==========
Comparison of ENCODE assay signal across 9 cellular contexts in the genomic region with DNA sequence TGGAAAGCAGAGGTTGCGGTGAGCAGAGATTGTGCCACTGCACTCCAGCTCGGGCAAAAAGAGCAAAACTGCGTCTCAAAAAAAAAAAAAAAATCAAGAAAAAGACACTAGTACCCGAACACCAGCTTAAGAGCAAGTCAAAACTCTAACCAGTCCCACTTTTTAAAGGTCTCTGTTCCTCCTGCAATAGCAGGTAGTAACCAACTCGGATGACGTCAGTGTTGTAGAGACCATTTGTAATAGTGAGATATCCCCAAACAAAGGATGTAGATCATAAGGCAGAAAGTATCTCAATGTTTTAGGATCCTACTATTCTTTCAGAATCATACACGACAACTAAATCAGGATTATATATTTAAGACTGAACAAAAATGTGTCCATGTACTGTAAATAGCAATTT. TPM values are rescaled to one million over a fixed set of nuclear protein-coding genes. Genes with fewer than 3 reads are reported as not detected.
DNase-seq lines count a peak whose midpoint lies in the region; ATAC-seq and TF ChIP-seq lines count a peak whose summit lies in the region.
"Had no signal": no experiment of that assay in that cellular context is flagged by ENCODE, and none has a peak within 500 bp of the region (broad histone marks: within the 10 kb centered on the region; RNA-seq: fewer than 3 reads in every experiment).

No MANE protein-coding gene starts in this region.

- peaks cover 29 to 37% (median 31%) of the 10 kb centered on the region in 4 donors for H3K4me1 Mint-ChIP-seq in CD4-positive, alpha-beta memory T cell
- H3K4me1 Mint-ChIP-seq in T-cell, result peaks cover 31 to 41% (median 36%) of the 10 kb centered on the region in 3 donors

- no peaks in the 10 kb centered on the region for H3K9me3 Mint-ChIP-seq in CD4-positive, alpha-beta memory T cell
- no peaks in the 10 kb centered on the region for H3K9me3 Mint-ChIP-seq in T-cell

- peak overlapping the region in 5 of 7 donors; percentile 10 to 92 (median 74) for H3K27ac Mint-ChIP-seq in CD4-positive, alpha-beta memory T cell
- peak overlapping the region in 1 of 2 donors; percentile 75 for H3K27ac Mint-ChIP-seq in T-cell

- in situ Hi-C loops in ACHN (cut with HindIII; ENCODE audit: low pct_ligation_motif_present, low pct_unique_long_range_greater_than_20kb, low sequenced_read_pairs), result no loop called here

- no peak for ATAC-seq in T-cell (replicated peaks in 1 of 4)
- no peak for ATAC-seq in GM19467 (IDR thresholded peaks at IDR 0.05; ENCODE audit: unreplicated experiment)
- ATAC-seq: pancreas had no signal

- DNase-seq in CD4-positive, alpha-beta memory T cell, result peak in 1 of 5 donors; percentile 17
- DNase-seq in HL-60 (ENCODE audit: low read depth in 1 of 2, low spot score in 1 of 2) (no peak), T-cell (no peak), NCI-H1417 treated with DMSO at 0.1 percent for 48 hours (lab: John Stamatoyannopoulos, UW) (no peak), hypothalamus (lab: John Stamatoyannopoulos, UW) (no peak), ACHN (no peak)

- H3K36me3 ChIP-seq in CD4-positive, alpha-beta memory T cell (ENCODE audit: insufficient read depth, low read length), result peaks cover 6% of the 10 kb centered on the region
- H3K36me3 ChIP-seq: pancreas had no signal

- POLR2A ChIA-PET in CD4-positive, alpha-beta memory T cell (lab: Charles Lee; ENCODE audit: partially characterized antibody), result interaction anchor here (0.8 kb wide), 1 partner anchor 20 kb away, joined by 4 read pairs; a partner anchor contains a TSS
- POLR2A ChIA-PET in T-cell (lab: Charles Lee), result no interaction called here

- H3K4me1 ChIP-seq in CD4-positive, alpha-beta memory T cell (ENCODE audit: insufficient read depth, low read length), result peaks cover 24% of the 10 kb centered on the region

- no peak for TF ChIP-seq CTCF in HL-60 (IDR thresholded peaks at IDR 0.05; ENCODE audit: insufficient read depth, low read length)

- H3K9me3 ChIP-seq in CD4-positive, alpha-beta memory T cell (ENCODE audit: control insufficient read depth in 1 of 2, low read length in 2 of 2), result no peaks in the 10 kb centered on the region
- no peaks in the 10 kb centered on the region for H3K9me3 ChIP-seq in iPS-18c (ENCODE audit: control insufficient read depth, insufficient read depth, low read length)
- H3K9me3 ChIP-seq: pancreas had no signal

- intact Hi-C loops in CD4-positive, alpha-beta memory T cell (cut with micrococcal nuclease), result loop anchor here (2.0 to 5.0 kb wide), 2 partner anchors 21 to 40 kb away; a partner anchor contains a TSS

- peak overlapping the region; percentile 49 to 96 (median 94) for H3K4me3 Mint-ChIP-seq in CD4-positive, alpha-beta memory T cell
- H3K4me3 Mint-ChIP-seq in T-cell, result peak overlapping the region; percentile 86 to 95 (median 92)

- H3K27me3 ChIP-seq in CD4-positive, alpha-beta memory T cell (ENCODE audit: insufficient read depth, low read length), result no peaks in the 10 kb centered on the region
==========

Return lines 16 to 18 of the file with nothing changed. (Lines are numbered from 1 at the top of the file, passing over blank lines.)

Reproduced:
- DNase-seq in HL-60 (ENCODE audit: low read depth in 1 of 2, low spot score in 1 of 2) (no peak), T-cell (no peak), NCI-H1417 treated with DMSO at 0.1 percent for 48 hours (lab: John Stamatoyannopoulos, UW) (no peak), hypothalamus (lab: John Stamatoyannopoulos, UW) (no peak), ACHN (no peak)

- H3K36me3 ChIP-seq in CD4-positive, alpha-beta memory T cell (ENCODE audit: insufficient read depth, low read length), result peaks cover 6% of the 10 kb centered on the region
- H3K36me3 ChIP-seq: pancreas had no signal